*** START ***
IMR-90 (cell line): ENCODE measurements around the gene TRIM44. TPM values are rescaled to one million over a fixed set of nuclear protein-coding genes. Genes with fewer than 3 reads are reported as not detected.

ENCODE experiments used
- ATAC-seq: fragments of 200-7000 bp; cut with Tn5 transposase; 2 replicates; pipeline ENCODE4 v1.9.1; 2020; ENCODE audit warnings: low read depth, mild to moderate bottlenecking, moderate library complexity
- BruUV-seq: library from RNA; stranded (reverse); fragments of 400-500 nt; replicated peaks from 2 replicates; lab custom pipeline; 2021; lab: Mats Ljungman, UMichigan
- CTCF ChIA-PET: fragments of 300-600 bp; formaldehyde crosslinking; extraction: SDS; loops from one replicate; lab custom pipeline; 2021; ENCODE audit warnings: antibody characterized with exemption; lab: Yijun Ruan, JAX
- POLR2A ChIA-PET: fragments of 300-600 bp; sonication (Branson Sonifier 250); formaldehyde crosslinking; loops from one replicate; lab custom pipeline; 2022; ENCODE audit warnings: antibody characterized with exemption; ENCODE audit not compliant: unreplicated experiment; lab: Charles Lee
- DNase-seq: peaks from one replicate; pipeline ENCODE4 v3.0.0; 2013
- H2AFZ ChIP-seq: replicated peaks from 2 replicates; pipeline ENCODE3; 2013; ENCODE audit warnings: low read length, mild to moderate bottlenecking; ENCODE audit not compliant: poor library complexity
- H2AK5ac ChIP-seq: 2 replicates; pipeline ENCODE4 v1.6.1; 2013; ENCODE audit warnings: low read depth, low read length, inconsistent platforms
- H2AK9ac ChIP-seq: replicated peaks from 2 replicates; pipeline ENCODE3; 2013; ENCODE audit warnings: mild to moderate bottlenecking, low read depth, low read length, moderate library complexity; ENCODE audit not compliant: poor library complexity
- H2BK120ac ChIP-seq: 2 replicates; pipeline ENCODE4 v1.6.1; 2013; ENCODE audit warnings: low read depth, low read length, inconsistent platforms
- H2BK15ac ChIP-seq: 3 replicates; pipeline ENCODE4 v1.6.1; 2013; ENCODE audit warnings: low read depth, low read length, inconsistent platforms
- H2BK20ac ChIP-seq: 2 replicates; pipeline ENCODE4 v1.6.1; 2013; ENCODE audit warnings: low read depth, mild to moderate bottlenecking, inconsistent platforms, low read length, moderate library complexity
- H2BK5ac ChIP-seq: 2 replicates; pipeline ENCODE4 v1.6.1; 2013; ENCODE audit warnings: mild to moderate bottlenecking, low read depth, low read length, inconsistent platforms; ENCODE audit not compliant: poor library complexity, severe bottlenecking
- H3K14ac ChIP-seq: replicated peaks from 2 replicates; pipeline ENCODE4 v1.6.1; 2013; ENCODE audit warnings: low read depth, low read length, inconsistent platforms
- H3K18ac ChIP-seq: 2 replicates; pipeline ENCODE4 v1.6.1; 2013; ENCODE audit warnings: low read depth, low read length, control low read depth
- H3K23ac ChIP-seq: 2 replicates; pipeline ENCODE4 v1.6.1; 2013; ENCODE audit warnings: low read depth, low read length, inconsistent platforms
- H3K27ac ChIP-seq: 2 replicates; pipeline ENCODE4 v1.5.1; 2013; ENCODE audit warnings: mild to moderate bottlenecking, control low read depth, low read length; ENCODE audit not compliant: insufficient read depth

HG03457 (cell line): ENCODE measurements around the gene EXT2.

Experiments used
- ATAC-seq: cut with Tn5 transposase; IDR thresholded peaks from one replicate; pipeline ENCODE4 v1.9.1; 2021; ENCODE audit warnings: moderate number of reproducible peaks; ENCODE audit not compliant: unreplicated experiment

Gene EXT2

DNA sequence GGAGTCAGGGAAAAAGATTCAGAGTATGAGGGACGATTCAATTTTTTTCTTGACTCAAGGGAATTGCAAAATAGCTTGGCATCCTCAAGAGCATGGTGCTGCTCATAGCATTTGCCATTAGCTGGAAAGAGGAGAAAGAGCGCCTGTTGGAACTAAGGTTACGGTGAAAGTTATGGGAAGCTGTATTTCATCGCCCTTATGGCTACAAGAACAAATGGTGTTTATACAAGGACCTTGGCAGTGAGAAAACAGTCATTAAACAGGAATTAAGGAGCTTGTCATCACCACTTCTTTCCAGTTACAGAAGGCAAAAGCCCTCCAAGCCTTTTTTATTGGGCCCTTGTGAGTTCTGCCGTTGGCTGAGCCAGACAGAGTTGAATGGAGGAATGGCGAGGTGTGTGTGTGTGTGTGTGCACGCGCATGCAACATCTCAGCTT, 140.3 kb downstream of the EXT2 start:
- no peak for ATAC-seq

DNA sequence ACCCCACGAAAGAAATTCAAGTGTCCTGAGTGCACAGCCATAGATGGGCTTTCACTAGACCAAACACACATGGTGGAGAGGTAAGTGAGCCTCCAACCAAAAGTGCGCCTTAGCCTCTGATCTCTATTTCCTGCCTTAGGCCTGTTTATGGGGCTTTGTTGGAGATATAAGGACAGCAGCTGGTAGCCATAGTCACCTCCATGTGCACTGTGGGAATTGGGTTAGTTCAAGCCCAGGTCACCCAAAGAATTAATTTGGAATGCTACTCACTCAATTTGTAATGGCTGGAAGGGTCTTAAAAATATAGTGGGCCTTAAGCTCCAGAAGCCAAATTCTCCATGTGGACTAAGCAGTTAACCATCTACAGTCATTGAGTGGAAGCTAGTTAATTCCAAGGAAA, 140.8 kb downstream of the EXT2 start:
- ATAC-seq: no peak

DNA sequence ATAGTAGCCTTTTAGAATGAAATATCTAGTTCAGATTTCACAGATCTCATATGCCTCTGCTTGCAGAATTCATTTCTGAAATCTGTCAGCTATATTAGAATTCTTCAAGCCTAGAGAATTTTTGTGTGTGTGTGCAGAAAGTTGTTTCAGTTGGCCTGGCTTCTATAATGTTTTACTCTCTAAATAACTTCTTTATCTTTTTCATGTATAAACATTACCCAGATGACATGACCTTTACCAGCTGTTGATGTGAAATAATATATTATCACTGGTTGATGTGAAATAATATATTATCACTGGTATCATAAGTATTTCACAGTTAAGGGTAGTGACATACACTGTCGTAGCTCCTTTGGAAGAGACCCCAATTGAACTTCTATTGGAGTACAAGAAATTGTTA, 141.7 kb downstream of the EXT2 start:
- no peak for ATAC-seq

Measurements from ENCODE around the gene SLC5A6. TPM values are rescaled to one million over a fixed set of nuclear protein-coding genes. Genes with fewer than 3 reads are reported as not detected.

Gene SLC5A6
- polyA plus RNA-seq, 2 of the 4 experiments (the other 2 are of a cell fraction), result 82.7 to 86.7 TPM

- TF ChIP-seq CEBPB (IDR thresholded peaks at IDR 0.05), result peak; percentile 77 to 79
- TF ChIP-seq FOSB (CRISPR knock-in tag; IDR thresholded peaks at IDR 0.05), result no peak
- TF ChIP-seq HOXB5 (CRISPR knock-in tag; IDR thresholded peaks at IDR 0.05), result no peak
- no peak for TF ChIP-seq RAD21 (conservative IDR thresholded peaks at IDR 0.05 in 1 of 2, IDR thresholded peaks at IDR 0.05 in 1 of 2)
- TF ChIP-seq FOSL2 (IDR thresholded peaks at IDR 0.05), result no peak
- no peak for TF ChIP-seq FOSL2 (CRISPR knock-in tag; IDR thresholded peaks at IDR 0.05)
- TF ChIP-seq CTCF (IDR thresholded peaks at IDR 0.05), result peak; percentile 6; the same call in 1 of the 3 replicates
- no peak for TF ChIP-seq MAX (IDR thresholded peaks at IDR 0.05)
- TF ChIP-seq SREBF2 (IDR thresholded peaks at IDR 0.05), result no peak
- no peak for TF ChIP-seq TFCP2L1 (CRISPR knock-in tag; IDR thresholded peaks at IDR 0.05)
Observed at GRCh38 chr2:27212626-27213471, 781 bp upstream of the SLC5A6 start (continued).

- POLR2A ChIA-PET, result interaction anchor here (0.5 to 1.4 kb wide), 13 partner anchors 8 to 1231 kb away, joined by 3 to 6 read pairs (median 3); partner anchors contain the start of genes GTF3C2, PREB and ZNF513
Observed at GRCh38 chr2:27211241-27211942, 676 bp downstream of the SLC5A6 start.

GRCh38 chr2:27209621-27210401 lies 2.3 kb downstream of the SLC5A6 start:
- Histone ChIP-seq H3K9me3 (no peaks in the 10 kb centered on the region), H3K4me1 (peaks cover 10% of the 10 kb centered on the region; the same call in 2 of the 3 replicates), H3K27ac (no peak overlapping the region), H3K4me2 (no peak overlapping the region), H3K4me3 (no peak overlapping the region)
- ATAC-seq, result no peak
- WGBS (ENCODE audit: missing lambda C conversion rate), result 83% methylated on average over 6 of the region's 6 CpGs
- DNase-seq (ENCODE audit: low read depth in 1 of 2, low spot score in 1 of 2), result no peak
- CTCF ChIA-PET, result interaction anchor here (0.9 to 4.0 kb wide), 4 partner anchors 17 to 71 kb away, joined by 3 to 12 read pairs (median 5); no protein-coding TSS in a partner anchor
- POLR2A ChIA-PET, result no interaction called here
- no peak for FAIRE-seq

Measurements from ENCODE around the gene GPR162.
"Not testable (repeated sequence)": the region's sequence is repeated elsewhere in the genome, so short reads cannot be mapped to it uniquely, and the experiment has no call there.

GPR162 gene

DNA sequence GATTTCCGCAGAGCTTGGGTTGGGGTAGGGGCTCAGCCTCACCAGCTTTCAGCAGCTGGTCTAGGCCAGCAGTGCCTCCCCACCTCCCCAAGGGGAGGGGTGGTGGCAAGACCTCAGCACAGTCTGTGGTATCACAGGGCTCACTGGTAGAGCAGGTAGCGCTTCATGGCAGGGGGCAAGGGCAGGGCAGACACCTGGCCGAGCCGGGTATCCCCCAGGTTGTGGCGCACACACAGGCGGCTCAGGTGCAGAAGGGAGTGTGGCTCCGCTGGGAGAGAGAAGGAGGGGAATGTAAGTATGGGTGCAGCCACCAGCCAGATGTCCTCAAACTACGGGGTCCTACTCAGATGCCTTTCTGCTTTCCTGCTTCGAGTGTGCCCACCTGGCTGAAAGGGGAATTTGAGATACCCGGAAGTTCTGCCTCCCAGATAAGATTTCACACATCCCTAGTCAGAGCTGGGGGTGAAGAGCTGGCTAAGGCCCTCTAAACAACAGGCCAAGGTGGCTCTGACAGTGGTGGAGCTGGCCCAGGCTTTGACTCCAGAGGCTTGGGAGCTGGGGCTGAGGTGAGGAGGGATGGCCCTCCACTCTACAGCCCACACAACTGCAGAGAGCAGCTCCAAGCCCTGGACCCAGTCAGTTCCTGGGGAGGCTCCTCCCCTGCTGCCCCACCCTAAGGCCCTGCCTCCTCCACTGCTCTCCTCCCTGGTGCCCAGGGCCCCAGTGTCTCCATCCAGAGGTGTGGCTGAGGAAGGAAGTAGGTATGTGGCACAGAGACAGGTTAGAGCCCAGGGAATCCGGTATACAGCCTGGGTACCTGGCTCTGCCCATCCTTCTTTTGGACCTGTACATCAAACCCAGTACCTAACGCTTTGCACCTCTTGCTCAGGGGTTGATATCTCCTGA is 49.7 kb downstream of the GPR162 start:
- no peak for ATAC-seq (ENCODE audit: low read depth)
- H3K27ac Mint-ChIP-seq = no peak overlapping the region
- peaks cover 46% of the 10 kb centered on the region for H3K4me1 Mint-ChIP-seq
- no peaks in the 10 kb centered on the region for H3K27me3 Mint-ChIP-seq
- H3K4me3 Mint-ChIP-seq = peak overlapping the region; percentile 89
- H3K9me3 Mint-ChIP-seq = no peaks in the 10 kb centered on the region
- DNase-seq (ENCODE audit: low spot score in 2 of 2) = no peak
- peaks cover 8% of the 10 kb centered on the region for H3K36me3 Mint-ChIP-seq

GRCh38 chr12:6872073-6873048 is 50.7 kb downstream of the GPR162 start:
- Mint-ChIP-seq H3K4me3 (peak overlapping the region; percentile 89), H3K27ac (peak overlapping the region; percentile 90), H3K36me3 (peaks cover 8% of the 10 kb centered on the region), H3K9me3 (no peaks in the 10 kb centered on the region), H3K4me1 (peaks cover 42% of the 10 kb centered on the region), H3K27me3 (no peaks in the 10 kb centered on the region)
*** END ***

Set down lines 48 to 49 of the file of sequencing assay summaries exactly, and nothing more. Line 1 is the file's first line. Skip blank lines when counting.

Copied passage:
- WGBS (ENCODE audit: missing lambda C conversion rate), result 83% methylated on average over 6 of the region's 6 CpGs
- DNase-seq (ENCODE audit: low read depth in 1 of 2, low spot score in 1 of 2), result no peak